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Legislative Assembly for the ACT: 2007 Week 13 Hansard (4 December) . . Page.. 3815..

MR MULCAHY (continuing):

The capital investment, whilst overdue, is a step in the right direction, but I think these measures will probably only go a very short way towards changing the level of uptake in terms of moving motorists onto public transport. I will confine my remarks to those points and talk in more detail when we discuss the bill.

Question resolved in the affirmative.

Legal Affairs—Standing Committee

Scrutiny report 49

MR SESELJA (Molonglo): I present the following report:

Legal Affairs—Standing Committee (performing the duties of a Scrutiny of Bills and Subordinate Legislation Committee)—Scrutiny Report 49, dated 3 December 2007, together with the relevant minutes of proceedings.

I seek leave to make a brief statement.

Leave granted.

MR SESELJA: Scrutiny report 49 contains the committee's comments on nine bills and 21 pieces of subordinate legislation. The report was circulated to members when the Assembly was not sitting. I commend the report to the Assembly.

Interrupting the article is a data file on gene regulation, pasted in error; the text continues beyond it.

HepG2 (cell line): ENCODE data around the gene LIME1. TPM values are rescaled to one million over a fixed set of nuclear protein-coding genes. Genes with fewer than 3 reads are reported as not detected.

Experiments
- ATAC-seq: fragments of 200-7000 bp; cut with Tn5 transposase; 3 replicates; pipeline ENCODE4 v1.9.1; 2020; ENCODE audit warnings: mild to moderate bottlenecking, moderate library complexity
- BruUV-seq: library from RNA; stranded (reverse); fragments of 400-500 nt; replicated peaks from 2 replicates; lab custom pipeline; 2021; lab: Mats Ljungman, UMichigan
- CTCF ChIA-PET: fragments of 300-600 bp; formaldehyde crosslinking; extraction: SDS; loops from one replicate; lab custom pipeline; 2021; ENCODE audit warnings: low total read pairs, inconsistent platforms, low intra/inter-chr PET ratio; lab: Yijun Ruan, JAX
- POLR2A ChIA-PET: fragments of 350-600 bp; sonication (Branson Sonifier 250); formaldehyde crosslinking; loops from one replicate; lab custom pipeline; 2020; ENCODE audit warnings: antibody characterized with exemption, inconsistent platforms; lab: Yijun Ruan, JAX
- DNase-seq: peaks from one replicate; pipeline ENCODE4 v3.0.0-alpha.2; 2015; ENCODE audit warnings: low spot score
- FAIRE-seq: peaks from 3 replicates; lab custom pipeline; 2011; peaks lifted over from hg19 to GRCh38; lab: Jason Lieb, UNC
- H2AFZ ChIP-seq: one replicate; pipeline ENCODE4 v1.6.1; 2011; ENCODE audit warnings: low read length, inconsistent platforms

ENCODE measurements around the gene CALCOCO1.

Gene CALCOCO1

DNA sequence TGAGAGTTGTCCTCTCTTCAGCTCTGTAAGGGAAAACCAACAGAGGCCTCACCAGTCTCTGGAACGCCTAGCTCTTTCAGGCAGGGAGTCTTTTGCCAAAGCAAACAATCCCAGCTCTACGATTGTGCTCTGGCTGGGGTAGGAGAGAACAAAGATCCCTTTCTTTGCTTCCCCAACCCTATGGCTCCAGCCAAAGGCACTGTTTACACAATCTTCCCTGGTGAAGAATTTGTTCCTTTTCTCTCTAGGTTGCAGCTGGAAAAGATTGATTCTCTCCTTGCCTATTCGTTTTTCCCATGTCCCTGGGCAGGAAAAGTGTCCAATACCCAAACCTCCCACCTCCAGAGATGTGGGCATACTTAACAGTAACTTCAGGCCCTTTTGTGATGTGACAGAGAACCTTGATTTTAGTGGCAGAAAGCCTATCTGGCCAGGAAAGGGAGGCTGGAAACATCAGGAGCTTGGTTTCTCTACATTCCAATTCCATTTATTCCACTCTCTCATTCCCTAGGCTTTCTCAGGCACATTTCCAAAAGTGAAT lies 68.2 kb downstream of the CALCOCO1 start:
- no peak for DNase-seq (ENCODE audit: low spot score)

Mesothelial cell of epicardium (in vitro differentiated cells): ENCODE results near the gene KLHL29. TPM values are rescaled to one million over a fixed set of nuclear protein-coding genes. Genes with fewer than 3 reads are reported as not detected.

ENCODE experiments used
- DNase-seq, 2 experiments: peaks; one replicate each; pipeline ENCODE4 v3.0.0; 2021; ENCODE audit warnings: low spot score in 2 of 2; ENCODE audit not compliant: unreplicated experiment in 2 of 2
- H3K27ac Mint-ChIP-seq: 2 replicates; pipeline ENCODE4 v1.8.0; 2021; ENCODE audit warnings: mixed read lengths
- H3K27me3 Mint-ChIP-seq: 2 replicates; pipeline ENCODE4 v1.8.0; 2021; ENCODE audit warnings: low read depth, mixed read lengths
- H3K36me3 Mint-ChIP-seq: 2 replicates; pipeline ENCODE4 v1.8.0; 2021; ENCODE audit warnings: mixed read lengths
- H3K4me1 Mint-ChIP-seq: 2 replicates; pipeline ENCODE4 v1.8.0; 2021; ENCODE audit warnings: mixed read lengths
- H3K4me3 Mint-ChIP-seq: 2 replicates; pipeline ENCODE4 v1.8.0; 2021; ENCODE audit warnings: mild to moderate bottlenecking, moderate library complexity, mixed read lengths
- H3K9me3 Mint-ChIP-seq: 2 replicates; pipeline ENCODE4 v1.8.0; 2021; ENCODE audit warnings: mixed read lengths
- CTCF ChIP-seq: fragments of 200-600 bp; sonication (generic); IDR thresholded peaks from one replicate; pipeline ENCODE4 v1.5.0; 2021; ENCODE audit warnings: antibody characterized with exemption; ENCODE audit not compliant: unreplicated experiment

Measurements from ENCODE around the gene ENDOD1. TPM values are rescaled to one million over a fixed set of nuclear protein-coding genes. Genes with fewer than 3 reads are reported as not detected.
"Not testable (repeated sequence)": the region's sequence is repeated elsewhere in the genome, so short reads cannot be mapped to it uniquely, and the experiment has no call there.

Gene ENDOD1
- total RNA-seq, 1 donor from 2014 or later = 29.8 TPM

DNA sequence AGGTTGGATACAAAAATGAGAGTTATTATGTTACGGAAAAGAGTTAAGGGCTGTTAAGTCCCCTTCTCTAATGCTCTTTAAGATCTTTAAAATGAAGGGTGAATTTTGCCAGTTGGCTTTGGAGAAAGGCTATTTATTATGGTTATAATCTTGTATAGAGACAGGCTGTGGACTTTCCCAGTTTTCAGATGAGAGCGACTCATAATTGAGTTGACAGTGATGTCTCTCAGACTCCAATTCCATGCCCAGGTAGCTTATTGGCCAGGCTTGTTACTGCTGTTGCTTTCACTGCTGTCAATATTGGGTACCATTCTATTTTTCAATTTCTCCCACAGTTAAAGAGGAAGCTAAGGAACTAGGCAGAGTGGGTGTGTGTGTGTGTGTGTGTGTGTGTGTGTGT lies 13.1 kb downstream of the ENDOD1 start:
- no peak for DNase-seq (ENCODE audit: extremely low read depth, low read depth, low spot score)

Animal Diseases Amendment Bill 2007

Mr Stanhope, by leave, presented the bill, its explanatory statement and a Human Rights Act compatibility statement.

Title read by Clerk.

MR STANHOPE (Ginninderra—Chief Minister, Treasurer, Minister for Business and Economic Development, Minister for Indigenous Affairs, Minister for the Environment, Water and Climate Change, Minister for the Arts) (10.48): I move:

That this bill be agreed to in principle.

This bill proposes amendments to the Animal Diseases Act 2005. As part of the management of the current outbreak of equine influenza in eastern Australia, it has become apparent that the Animal Diseases Act in its current form overly limits the range of personnel available to perform functions required to manage the enforcement of quarantine arrangements. While the ACT is currently free of the equine influenza virus, should an outbreak of the virus occur in the ACT, this limitation could present a real constraint on the management of the outbreak.

The government proposes to address these operational constraints by making two minor amendments to the principal act. The first amendment would allow the Director of Animal Hygiene, commonly referred to as the chief vet, to delegate his powers not

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